A sum of N75million paid into the company's account of Mike Ozekhome by Gov Fayose is allegedly responsible for EFCC's decision to freeze his account.
This was disclosed by the anti-graft agency on Wednesday at a Federal High Court in Lagos as court resumes hearing of the case between EFCC and Fayose
The Economic and Financial Crimes Commission further said the payment was the reason for freezing Ozekhome’s account since the deposit is viewed as proceeds of crime.
Ozekhome had earlier urged Justice Abdullazeez Anka to unfreeze his firm’s account which the court ordered at EFCC’s instance on Feb. 7.
Opposing the application, EFCC’s lawyer, Mr Rotimi Oyedepo, argued that Ozekhome ought to have reasonably known that the money he received as part payment for legal fees was proceeds of “fraudulent activities”.
He said: “EFCC received an intelligence showing that one Mr Ayodele Fayose received N1.2 billion from the Office of the National Security Adviser (ONSA) through the then Minister of State for Defence, Musiliu Obanikoro.”
He said Obanikoro conveyed the money in an aircraft to Akure airport for delivery to Fayose in neighbouring Ekiti.
Oyedepo said it was investigated and it was discovered that the sum of N137 million was paid into an account no. 1003126654 operated by Fayose on June 26, 2014.
“On August 22 and 27, 2014, the sum of N50 million and N118 million was also credited to the account.”
Oyedepo said having discovered that the funds were proceeds of crime, EFCC approached Justice Mohammed Idris of Lagos division for an order to freeze the account pending conclusion of investigations.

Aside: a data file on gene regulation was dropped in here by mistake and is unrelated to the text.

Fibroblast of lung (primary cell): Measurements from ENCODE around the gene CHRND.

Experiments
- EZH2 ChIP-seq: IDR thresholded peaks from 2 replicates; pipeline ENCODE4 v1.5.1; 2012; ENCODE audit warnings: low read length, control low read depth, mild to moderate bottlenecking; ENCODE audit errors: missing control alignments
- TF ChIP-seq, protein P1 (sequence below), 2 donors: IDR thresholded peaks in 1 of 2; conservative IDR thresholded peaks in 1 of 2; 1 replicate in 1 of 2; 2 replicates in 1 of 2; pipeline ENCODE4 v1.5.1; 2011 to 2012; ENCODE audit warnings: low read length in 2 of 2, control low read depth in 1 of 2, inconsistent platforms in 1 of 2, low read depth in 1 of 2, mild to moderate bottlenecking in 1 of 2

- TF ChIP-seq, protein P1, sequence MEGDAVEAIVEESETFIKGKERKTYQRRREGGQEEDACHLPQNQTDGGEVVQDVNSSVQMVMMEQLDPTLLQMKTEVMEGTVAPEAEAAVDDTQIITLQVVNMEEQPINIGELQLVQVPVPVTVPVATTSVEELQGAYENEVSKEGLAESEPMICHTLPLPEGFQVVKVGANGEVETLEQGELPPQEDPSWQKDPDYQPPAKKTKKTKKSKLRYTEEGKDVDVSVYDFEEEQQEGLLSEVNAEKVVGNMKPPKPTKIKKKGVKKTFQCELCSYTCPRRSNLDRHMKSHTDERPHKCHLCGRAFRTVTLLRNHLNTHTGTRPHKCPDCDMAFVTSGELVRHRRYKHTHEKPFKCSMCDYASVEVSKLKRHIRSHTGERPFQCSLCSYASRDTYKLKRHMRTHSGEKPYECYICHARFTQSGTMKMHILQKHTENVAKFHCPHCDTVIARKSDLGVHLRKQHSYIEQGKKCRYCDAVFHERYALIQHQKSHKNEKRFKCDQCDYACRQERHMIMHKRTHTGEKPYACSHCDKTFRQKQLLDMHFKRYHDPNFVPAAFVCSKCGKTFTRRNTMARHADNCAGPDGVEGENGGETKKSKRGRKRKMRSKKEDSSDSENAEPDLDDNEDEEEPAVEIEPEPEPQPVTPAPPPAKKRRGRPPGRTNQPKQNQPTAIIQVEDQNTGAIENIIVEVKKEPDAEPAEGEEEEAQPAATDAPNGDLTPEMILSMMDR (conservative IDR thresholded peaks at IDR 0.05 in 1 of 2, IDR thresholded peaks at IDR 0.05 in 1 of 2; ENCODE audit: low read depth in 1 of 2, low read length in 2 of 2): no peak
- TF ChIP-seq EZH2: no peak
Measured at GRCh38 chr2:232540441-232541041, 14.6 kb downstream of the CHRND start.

The lawyer said that the order by Justice Idris was not appealed by either Fayose or the bank where the money was lodged.
“The N75 million is from the proceeds of the alleged crime fraudulently taken from the ONSA and kept in Fayose’s account from where it was transferred to Ozekhome.
“ EFCC is empowered to freeze any money suspected to be proceeds of crime even if it is not in possession of the person committing the unlawful act.”
He argued that nothing had been showed to contradict the fact that the money came from ONSA, adding that Ozekhome could not also claim not to know the source of the money.
Arguing his application to unfreeze the account, Ozekhome said it was not a lawyer’s duty to investigate the source of his legal fees.
Besides, he said as at the time Fayose paid him the money, the governor’s account had been unfrozen by an order made by Justice Taiwo Taiwo of the Ekiti Division of the court on Dec. 13. 2016.
He said that the judge on Jan. 31 also refused EFCC’s application to stay execution of the judgment of Dec. 13, 2016.
Ozekhome said EFCC obtained the order freezing his account 47 days after Fayose transferred the N75 million.
“The account frozen by Justice Idris had been unfrozen by Justice Taiwo and made operational after it was found that material facts were suppressed,” he said.
The Senior Advocate said that the N75 million was part payment for the professional fees having handled eight cases for Fayose and his aides.
He said that the total sum owed his chambers by Fayose was N250 million and that he wrote Fayose demanding payment of the fees, and that the governor sought for his understanding because his account was frozen.
He also said when Justice Taiwo unfroze Fayose’s account, he (Ozekhome) sent the governor a reminder to pay the money after which he made the N75 million.
“There was no encumbrance on the account from which the money was transferred,” Ozekhome said, recalling that the bank in Ekiti also allowed Fayose to withdraw N5 million in cash from the account.
He said it was wrong for the EFCC to conclude that the money was a proceed of crime when Fayose, who enjoys immunity as a sitting governor had not been tried or convicted.
Justice Anka fixed April 3 for ruling.